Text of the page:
However, for a lock off shot it would be pretty keen to use and I occasionally find a use for it and if the right shot comes up it is pretty cool to use. What I really would like to get are some lenses that have the viewfinder split attached directly to the lens.
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#9 kevin jackman

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Posted 20 May 2007 - 01:54 AM

It doesn't have an orientable viewfinder so that will always be a huge minus in my book. It actually goes up to 300 frames per second but they recommend not going over 250 because the plastic from the cartridge might melt as the film is running out of the cartridge at such a high rate of speed. :ph34r:

I find the whole issue of super-slow motion with this particular super-8 camera to be an enigma. Originally the camera was used for Nike to do slow motion test shots of runners as their foot landed and rolled so they could study foot shock in the lab. Since there wasn't that much room in the lab and the camera was locked off the smaller super-8 camera worked perfectly and the lack of an orientable viewfinder was probably less of an issue and the 250 frames per second was pretty helpful I gather.

So now flash forward 25-30 years. I would like to use the camera for outdoors shooting but there is no orientable viewfinder. Do I really want to risk shooting a one time stunt when I can't be perfectly comfortable holding the camera the way I want to hold it, with the viewfinder swiveled to the exact position I want it at? Not really.

However, for a lock off shot it would be pretty keen to use and I occasionally find a use for it and if the right shot comes up it is pretty cool to use. What I really would like to get are some lenses that have the viewfinder split attached directly to the lens.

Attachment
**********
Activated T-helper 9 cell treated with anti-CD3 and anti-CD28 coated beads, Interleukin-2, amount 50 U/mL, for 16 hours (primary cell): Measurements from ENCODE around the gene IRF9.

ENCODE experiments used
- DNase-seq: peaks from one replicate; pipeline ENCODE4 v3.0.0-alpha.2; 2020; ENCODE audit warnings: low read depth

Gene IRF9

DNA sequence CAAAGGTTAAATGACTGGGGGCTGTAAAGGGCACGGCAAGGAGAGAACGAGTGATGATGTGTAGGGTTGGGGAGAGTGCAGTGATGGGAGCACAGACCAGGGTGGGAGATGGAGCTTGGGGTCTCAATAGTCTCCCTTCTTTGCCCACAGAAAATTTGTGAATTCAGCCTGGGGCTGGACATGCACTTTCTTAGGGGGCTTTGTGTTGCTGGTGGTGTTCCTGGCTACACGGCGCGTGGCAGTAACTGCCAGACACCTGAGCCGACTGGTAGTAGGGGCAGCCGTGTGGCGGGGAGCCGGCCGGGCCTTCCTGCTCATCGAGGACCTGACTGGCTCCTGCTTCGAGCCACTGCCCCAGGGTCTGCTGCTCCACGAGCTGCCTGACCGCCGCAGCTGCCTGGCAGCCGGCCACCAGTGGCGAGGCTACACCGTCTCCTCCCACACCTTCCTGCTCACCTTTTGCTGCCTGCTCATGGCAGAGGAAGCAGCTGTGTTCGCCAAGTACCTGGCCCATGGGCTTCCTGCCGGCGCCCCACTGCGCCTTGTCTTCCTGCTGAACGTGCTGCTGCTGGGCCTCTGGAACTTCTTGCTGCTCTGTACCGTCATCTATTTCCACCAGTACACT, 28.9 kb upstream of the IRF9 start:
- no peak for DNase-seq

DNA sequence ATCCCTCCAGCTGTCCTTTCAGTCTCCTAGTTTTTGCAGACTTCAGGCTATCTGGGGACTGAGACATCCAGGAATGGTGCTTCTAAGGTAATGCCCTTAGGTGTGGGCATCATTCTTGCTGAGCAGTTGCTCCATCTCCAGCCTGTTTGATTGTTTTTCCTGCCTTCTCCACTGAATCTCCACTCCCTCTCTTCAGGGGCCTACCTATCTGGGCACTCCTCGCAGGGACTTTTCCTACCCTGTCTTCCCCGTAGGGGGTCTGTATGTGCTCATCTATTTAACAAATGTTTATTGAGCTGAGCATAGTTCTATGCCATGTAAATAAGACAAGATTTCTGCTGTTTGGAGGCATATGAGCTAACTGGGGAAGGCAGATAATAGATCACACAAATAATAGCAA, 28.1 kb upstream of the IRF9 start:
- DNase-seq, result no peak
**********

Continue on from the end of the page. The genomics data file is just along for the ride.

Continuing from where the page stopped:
im not looking at it as just a 250fps camera. im looking at it as a pin registered camera that can be used at conventional speeds with high speed options. the image would be very sharp due to pin registration.the viewfinder s as much an issue as it is on any other super8 camera. its the steadiness im looking for and the changable glass. if anything this sounds like its essentially what would make a modern super8 camera great for the most part.
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#10 Alessandro Machi

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Posted 20 May 2007 - 04:36 PM

Good God, a super-8 cart at 250fps.... the registration must be fantastic. Is the footage even usable?


If the plastic doesn't melt (joking, hasn't melted yet) the footage has excellent registration because one has to create a loop of film outside of the cartridge, that is where the pin registration comes in. I had sideways weave at one point but it might actually have been me causing it because of the uncomfortable position I was in when I did one particular shot, which is why I want a orientable viewfinder.

But I would settle for a lens that has a built in viewfinder as long as the viewfinder was orientable.
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#11 Patrick Neary

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Posted 20 May 2007 - 04:54 PM

Ahhhhh- got it! I completely missed the "pin registered" part of the subject line.

But still having a hard time trying to envision that little s-8 cart spinning away at 250fps!
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#12 chuck colburn

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Posted 20 May 2007 - 05:01 PM

If the plastic doesn't melt (joking, hasn't melted yet) the footage has excellent registration because one has to create a loop of film outside of the cartridge, that is where the pin registration comes in. I had sideways weave at one point but it might actually have been me causing it because of the uncomfortable position I was in when I did one particular shot, which is why I want a orientable viewfinder.

But I would settle for a lens that has a built in viewfinder as long as the viewfinder was orientable.


Angenieux made a few of the 9.5-57 f1.9 zooms with side finders but they are pretty rare. Nice lens though. And of course there are about a gizzilon 12 to 120's out there with side finders.
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#13 Alessandro Machi

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Posted 20 May 2007 - 05:07 PM

Ahhhhh- got it! I completely missed the "pin registered" part of the subject line.

But still having a hard time trying to envision that little s-8 cart spinning away at 250fps!


Hahaha, that would make an interesting shot. Shoot the camera with the side open as it is running film through at 250 frames per second. but would I shoot the camera running at high speed in film, or video??? :rolleyes: